ReplyDelete
  5. Technology is a revolving door, where old becomes new, new becomes old, and around we go again when Vendors taste a flavour of the month coming along!

    ReplyDelete
  6. Have you looked into Nicira at all? They are encapsulating the IP and I believe they have a kernel-level vSwitch module for Xen.

    -Loren

    ReplyDelete
  7. Ivan Pepelnjak04 August, 2011 07:09

    I had a few interesting chats with Martin Casado (Nicira's CTO). When they're ready to tell me more about what they do, I'll blog about it.

    ReplyDelete
  8. it just very well as listed....

    ReplyDelete
  9. Dmitri Kalintsev05 August, 2011 02:37

    Looks like your players have been answered.

    http://www.ntt.co.jp/news2011/1108e/110802a.html

    ReplyDelete
  10. Dmitri Kalintsev05 August, 2011 02:39

    Or, more accurately, "may" have been answered. :) These guys appear to be extremely secretive about what they do and how their stuff works.

    ReplyDelete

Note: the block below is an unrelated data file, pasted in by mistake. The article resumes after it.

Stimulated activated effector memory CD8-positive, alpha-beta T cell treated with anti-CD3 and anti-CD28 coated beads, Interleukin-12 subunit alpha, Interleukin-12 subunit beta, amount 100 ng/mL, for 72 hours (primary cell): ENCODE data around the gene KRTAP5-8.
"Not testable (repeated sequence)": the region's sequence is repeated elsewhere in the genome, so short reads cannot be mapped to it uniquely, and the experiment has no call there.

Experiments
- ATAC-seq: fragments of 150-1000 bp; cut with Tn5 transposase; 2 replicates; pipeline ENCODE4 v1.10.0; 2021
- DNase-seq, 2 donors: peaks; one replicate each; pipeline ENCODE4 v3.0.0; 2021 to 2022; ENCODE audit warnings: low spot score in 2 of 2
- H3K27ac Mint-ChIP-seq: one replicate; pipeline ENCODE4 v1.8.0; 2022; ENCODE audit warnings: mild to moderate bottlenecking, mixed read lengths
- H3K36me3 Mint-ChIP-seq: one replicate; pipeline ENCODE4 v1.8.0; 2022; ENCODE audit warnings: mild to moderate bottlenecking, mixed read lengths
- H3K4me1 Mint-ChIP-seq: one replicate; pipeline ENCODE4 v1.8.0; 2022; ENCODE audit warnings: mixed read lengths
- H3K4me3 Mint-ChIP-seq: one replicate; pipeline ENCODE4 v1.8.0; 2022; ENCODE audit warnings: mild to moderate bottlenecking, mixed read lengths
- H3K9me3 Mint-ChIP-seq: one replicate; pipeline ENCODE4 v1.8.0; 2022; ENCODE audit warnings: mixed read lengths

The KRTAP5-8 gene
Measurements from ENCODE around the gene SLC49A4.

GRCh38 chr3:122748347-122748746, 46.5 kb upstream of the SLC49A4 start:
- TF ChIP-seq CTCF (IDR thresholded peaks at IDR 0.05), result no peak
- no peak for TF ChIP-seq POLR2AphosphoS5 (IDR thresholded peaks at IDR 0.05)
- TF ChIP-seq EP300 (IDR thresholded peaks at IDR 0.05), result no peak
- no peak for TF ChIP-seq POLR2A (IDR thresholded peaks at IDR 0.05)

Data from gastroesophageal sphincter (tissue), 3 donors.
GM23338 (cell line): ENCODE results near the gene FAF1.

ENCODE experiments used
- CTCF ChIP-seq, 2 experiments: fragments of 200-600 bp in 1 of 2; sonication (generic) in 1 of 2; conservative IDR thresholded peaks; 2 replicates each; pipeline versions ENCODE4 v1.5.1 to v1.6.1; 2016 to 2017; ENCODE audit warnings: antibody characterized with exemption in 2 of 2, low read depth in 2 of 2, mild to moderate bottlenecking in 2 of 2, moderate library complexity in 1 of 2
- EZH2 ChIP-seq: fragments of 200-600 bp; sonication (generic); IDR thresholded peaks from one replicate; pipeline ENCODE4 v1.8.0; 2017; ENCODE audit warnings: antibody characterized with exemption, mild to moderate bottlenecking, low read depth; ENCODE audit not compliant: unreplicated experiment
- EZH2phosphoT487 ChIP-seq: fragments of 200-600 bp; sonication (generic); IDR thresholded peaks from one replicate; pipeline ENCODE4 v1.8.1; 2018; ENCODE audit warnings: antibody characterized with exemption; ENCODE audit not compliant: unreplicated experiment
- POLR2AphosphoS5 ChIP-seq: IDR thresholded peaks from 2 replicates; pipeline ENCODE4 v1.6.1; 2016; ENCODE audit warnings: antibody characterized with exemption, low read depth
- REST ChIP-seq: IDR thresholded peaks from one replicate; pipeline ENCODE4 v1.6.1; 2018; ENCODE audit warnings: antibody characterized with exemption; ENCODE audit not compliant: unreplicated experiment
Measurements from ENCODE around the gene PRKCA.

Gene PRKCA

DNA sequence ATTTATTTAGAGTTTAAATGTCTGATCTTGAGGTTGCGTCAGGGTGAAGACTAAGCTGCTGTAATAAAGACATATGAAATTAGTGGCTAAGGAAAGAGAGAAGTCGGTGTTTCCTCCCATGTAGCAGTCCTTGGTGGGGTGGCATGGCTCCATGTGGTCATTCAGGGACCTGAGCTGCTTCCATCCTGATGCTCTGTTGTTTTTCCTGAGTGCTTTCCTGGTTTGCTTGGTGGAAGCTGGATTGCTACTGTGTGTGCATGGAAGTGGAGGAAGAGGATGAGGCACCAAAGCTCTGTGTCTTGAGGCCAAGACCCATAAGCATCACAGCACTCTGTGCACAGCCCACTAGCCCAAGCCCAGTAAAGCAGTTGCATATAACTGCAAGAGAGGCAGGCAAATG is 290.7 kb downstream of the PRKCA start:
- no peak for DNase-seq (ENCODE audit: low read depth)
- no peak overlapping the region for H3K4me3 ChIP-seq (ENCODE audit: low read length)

11. Dmitri Kalintsev05 August, 2011 02:44

    Pardon the dyslexia, pRayers that is, of course. ;)

    ReplyDelete
  12. Citrix was the first to wake up. XenServer is enabled for OpenFlow already because it uses the Open vSwitch. Citrix is doing some interesting things with the OpenFlow startups (e.g. Nicira, BigSwitch).

    ReplyDelete
  13. Force10 Networks has TRILL support now.

    ReplyDelete
  14. Ivan Pepelnjak12 August, 2011 19:07

    Does it? Link to documentation?

    I know the support has been _announced_ around Interop, but that's not the same as shipping TRILL-compliant products.

    ReplyDelete

You don't have to log in to post a comment, but please do provide your real name/URL. Anonymous comments might get deleted.

Ivan Pepelnjak, CCIE#1354, is the chief technology advisor for NIL Data Communications. He has been designing and implementing large-scale data communications networks as well as teaching and writing books about advanced technologies since 1990. See his full profile, contact him or follow @ioshints on Twitter.